AiW Note: We are happy to be able to share here a Q&A with the founder of online writing and creative arts community TVOTRIBE, Victoria Olajide.
In 2021, TVOTRIBE celebrated their second anniversary with activities positioned around the theme “The African Creative; Carving Your Identity”. The events focused on education and mentoring; featured activities included: “The Identity Series – A DOCUMENTARY”; a fascinating opening summit; and up close and personal breakout sessions. The entire programme can be watched on TVOTRIBE’s YouTube (see below the Q&A for further and for our highlights).
TVOTRIBE currently have an open call-out for submissions of creative work on their community theme for September, “Mental Health in Storytelling” – the deadline is the end of the month and there are further submission details (from the Twitter shout out) below Victoria’s Words on the Times Q&A here.
Words on the Times is an AiW Q&A series inspired by the spirit of community and resilience, which we initiated last year to connect the blog’s communities through their experiences of the COVID-19 pandemic – in work and life. In her Words for us, Victoria discusses the importance of community, collaboration and collectivity to the TVOTRIBE’s adventures, and the value of nurturing cultural literacy, expanding engagements and sharing stories…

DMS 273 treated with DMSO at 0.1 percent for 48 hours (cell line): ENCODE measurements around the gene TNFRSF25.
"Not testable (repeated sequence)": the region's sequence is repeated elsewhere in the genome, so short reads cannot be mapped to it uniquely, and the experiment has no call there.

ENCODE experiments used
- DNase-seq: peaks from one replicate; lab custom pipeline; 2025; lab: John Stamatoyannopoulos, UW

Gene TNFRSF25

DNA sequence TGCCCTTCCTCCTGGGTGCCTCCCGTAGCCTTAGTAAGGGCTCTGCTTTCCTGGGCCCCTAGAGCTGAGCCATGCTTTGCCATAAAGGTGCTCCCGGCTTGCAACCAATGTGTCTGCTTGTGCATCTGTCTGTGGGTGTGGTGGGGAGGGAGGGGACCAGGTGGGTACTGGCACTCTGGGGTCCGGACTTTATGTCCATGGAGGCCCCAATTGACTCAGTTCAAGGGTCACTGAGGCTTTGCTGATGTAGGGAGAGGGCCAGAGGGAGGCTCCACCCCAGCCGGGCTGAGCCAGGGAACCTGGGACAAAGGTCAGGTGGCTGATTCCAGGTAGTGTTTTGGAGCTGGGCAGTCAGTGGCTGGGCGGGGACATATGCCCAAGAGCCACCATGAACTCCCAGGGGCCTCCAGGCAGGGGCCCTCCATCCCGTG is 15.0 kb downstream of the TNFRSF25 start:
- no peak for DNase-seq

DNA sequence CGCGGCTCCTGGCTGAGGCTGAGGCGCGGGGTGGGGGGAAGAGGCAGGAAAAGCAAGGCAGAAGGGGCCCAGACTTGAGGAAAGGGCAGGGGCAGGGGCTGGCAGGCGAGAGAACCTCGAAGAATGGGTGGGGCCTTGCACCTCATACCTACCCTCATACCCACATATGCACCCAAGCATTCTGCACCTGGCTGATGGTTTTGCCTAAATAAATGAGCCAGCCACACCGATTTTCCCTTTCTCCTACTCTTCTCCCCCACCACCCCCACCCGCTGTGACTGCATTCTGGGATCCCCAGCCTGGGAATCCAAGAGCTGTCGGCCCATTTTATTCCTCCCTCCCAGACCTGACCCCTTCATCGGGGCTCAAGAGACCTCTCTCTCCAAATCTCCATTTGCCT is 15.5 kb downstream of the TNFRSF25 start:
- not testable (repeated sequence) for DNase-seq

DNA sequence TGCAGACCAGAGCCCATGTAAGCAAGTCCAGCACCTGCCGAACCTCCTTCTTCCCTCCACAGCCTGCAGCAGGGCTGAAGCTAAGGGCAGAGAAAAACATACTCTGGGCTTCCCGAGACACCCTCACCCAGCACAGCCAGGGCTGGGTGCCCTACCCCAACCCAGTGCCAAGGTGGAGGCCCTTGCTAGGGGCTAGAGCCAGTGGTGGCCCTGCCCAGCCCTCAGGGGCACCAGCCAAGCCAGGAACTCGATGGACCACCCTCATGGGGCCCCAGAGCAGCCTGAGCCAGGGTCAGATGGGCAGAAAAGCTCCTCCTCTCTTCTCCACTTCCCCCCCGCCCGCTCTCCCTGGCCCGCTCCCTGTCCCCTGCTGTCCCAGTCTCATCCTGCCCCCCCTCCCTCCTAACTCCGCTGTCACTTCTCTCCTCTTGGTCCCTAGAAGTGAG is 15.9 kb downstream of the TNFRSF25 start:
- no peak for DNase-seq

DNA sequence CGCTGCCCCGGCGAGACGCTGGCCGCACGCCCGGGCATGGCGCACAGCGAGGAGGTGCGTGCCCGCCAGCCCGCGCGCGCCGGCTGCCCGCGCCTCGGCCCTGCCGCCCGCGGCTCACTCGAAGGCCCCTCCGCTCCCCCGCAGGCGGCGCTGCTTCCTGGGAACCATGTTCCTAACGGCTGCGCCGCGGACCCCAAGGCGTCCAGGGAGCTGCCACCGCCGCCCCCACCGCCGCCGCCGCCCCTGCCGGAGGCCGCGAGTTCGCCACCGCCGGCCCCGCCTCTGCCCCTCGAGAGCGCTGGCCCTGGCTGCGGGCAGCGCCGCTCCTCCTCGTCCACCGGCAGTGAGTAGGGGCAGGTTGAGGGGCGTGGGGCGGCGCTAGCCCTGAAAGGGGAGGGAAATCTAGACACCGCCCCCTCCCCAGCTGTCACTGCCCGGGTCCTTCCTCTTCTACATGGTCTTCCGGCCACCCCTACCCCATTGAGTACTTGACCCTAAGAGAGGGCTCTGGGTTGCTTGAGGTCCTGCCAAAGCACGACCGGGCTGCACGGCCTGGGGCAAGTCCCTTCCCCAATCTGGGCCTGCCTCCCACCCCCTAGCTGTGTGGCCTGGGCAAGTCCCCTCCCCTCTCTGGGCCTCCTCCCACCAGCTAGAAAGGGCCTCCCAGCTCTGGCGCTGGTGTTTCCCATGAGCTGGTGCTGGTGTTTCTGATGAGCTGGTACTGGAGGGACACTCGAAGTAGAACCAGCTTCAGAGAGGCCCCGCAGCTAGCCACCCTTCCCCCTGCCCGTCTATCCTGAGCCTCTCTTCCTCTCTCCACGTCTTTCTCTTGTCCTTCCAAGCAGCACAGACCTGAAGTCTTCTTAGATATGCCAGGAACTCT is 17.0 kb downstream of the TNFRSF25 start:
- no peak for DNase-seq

Victoria Olajide is a Nigerian creative writer whose works are reckoned with nationally and internationally, devoted to promoting African Creative and the African Narratives. A visual storyteller and poet her works can be described as an evolving icon in the African creative space. At 21, she is a professional creative writer and director, author and social entrepreneur. Victoria Olajide founded TVOTRIBE, a platform where writers and artists commune to debate, critique and progress their crafts and to promote the advancement of literature within African Communities.
AiW: Could you tell us a bit about your work?
Victoria Olajide: I am a creative writer and social entrepreneur. I founded TVOTRIBE. TVOTRIBE is a Pan-African community, building culturally aware creatives in Africa and in the diaspora. It is a space for artists and writers to commune, debate and progress their art respectively. On TVOTRIBE we promote and sustain African voices and African narratives, and encourage creatives to read and enjoy African literature because we believe that to sustain a cultural atmosphere of infinite essence in the literary space and in the world at large we have to read about individuals who exist in these communities and spaces. We bring stories close to home.
In this way we continue to move society on a path that accepts diverse cultures, belief-systems and stories. We hope to reduce cultural myopia and nurture cultural literacy within our communities.
TVOTRIBE continues to do this by collecting and promoting literary works by African writers, educating and sharing stories and literature to emerging creatives in evolving communities. We have small communities on social platforms that exist to encourage and engage African literary enthusiasts. And we support African authors by promoting their work and creating opportunities for them to expand engagements within small communities.